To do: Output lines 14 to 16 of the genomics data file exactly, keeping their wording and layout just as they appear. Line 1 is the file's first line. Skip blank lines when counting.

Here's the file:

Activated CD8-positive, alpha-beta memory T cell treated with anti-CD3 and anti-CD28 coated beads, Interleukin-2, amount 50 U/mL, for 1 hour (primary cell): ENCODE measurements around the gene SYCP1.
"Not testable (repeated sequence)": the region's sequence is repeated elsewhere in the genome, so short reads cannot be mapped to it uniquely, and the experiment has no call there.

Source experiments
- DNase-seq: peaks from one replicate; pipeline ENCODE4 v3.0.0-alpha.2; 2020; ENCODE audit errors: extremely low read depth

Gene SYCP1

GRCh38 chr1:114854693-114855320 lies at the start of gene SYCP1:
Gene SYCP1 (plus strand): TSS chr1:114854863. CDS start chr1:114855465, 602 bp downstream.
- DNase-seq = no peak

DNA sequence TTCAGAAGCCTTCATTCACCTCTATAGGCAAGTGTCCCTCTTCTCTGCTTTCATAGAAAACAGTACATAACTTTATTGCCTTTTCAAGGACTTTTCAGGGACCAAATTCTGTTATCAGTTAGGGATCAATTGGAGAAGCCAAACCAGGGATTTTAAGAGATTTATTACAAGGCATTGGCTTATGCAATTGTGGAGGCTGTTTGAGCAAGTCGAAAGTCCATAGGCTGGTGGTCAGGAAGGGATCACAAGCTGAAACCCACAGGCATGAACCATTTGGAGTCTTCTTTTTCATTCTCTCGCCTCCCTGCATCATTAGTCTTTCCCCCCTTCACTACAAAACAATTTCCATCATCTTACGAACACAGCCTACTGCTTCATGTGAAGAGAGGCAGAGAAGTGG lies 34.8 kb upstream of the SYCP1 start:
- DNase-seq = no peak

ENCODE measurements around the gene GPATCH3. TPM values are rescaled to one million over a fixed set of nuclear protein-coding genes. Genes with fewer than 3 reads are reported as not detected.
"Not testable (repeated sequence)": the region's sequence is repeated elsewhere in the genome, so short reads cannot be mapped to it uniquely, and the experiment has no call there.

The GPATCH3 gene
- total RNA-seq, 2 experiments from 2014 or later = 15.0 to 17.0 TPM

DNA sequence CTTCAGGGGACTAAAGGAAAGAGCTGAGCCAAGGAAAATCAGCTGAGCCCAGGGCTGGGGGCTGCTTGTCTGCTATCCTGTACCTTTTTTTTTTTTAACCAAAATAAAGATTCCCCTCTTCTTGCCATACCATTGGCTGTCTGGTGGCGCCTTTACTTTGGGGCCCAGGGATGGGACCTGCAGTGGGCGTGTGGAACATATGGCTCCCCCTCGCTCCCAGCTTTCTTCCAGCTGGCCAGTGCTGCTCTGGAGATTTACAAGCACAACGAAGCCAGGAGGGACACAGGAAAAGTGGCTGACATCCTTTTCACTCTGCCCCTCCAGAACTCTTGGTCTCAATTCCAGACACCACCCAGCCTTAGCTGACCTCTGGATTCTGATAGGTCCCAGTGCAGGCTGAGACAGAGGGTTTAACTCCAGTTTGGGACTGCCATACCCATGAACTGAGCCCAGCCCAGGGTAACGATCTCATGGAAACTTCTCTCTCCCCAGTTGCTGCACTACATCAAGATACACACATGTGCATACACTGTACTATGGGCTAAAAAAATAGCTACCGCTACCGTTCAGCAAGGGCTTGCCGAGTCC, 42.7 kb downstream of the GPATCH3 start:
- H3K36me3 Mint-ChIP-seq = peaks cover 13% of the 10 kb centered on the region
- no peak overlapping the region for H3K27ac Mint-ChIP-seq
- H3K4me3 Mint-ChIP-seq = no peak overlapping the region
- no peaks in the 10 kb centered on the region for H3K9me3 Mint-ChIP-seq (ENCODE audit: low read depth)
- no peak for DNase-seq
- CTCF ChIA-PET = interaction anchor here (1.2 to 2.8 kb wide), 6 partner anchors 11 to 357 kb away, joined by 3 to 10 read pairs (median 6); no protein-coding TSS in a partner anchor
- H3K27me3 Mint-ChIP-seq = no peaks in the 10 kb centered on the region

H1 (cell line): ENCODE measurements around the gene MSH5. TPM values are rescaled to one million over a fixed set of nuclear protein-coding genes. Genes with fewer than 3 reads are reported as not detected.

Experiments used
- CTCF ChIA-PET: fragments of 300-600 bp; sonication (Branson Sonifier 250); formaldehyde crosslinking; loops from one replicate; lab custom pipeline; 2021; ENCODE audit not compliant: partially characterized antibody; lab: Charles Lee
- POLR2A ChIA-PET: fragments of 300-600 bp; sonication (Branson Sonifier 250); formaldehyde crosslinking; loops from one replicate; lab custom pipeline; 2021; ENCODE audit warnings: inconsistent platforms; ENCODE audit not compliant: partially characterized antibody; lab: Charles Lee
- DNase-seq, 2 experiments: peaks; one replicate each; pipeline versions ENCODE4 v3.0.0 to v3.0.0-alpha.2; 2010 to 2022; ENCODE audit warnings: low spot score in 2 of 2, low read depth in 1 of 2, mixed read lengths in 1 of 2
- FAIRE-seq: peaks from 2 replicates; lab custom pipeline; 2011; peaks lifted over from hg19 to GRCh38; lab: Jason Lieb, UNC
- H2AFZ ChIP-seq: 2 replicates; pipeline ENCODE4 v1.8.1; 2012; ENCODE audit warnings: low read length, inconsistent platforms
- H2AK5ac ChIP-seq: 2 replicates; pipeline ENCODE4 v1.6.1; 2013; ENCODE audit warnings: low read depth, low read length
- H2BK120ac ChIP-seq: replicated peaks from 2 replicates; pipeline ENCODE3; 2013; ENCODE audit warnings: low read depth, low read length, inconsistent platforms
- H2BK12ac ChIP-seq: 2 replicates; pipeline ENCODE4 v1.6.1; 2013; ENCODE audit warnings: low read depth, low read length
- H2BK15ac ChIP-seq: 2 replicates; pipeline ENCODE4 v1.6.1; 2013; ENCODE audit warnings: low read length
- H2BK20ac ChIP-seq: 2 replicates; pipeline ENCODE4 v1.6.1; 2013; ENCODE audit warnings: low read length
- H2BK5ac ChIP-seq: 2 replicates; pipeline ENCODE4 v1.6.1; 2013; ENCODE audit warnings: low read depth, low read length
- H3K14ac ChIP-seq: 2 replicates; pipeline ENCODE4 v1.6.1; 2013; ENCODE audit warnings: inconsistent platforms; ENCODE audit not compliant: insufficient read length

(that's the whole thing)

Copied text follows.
- total RNA-seq, 2 experiments from 2014 or later = 15.0 to 17.0 TPM

DNA sequence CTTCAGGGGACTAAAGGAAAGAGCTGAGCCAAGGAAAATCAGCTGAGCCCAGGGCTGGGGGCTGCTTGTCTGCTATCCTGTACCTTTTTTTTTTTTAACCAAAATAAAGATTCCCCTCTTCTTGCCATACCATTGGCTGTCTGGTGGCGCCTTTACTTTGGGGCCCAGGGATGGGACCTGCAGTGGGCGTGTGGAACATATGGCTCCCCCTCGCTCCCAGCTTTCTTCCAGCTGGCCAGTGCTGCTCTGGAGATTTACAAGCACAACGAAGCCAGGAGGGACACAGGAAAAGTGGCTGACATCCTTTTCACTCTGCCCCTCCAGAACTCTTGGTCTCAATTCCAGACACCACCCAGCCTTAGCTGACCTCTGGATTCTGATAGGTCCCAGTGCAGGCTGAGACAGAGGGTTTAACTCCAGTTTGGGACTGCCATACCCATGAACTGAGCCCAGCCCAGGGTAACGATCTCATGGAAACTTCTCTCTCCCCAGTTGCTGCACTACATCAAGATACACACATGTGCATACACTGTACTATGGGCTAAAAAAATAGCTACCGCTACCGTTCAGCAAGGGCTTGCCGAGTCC, 42.7 kb downstream of the GPATCH3 start:
- H3K36me3 Mint-ChIP-seq = peaks cover 13% of the 10 kb centered on the region